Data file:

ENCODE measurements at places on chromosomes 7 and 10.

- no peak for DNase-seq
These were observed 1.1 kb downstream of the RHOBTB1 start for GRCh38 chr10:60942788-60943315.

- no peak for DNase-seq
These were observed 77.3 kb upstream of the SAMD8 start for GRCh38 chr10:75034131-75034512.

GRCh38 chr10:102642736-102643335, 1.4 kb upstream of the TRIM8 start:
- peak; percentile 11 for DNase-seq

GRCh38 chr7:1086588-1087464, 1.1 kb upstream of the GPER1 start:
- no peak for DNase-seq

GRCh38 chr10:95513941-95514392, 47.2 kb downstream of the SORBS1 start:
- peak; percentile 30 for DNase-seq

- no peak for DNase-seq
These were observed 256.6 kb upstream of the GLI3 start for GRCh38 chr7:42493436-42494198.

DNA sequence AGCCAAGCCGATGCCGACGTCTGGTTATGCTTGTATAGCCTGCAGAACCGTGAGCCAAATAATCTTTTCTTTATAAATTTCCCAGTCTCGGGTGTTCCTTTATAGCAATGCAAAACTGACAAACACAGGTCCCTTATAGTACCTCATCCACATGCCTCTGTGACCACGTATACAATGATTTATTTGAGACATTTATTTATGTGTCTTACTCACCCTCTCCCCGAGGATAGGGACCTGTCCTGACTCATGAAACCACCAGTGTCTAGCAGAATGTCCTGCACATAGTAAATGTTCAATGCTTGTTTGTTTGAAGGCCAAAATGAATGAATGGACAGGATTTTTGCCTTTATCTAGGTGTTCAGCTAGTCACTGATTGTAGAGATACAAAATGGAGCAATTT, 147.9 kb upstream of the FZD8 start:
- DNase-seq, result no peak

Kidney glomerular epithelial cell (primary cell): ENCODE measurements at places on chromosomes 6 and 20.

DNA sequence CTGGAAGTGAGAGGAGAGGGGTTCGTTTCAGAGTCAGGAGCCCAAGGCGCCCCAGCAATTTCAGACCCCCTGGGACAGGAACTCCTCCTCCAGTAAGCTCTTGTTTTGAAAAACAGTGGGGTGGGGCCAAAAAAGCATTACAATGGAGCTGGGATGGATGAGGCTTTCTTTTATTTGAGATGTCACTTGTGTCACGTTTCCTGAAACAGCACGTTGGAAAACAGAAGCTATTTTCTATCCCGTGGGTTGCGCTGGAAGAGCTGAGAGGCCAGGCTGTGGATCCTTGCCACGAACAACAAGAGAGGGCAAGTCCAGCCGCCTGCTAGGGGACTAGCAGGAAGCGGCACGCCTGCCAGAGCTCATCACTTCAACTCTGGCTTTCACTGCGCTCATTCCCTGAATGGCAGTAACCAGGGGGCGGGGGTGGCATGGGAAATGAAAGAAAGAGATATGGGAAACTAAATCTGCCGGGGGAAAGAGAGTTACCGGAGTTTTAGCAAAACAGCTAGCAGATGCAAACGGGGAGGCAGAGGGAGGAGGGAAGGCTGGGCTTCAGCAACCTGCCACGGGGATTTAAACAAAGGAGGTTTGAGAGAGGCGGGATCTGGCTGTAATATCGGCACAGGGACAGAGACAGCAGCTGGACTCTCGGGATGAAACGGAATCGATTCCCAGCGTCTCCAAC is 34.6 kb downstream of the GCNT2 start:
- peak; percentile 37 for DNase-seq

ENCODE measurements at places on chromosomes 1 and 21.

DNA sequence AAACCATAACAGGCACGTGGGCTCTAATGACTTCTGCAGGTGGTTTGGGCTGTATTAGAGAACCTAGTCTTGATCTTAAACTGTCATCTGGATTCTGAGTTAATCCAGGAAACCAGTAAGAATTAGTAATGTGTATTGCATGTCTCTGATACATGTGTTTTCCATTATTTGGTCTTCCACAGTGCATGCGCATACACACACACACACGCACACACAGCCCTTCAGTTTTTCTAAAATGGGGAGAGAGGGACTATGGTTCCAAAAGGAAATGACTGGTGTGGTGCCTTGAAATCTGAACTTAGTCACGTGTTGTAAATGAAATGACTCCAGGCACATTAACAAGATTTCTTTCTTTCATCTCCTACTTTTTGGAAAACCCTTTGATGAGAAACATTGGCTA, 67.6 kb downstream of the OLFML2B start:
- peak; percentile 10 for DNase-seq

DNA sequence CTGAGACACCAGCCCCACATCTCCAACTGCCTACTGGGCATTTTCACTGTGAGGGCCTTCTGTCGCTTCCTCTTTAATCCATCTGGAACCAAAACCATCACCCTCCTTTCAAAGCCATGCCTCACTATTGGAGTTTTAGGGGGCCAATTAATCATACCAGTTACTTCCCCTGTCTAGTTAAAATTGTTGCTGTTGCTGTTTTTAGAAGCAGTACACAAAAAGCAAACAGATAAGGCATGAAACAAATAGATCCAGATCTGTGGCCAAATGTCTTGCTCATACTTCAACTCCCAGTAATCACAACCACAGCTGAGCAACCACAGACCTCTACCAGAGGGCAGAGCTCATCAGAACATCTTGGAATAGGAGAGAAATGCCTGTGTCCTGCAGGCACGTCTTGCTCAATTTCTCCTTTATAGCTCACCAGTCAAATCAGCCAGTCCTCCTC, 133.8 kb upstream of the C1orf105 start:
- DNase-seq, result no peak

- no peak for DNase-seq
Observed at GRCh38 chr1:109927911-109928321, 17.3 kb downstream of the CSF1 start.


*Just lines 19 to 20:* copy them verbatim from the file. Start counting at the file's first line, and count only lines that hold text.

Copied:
ENCODE measurements at places on chromosomes 1 and 21.

DNA sequence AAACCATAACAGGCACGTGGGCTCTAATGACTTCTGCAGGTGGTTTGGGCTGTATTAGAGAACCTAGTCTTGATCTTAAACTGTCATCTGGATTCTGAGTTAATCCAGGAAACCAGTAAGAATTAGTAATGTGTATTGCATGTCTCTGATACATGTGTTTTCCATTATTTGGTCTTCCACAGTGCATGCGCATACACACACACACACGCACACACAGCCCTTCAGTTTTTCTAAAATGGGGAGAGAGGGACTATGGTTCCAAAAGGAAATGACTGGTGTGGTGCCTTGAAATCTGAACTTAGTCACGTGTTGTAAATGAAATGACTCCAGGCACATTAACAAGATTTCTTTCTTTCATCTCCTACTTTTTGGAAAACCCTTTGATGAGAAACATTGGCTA, 67.6 kb downstream of the OLFML2B start: